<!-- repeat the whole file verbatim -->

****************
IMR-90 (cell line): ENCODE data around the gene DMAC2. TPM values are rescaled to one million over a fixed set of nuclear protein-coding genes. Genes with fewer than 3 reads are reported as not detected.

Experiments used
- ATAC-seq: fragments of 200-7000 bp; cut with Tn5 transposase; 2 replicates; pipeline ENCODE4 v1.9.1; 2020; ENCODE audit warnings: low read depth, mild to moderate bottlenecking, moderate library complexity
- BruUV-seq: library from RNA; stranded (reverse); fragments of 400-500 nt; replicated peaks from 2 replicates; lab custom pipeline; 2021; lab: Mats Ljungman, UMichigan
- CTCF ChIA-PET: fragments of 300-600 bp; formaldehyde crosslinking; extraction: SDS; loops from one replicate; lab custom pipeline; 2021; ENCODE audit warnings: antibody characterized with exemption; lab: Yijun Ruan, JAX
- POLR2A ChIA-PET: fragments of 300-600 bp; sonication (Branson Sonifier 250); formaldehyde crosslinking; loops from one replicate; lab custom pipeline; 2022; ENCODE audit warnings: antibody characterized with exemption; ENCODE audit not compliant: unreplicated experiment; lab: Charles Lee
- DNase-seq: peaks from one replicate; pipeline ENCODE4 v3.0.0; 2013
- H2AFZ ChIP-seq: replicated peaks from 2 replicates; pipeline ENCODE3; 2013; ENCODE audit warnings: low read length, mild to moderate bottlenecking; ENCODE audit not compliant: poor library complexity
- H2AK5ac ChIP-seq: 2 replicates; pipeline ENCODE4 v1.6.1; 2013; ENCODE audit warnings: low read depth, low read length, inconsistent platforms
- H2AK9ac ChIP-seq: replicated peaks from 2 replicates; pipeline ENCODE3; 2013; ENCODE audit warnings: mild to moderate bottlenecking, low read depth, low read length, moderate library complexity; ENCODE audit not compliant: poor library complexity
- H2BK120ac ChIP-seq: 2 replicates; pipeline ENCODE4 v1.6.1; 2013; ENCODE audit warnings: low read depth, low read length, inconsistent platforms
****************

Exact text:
IMR-90 (cell line): ENCODE data around the gene DMAC2. TPM values are rescaled to one million over a fixed set of nuclear protein-coding genes. Genes with fewer than 3 reads are reported as not detected.

Experiments used
- ATAC-seq: fragments of 200-7000 bp; cut with Tn5 transposase; 2 replicates; pipeline ENCODE4 v1.9.1; 2020; ENCODE audit warnings: low read depth, mild to moderate bottlenecking, moderate library complexity
- BruUV-seq: library from RNA; stranded (reverse); fragments of 400-500 nt; replicated peaks from 2 replicates; lab custom pipeline; 2021; lab: Mats Ljungman, UMichigan
- CTCF ChIA-PET: fragments of 300-600 bp; formaldehyde crosslinking; extraction: SDS; loops from one replicate; lab custom pipeline; 2021; ENCODE audit warnings: antibody characterized with exemption; lab: Yijun Ruan, JAX
- POLR2A ChIA-PET: fragments of 300-600 bp; sonication (Branson Sonifier 250); formaldehyde crosslinking; loops from one replicate; lab custom pipeline; 2022; ENCODE audit warnings: antibody characterized with exemption; ENCODE audit not compliant: unreplicated experiment; lab: Charles Lee
- DNase-seq: peaks from one replicate; pipeline ENCODE4 v3.0.0; 2013
- H2AFZ ChIP-seq: replicated peaks from 2 replicates; pipeline ENCODE3; 2013; ENCODE audit warnings: low read length, mild to moderate bottlenecking; ENCODE audit not compliant: poor library complexity
- H2AK5ac ChIP-seq: 2 replicates; pipeline ENCODE4 v1.6.1; 2013; ENCODE audit warnings: low read depth, low read length, inconsistent platforms
- H2AK9ac ChIP-seq: replicated peaks from 2 replicates; pipeline ENCODE3; 2013; ENCODE audit warnings: mild to moderate bottlenecking, low read depth, low read length, moderate library complexity; ENCODE audit not compliant: poor library complexity
- H2BK120ac ChIP-seq: 2 replicates; pipeline ENCODE4 v1.6.1; 2013; ENCODE audit warnings: low read depth, low read length, inconsistent platforms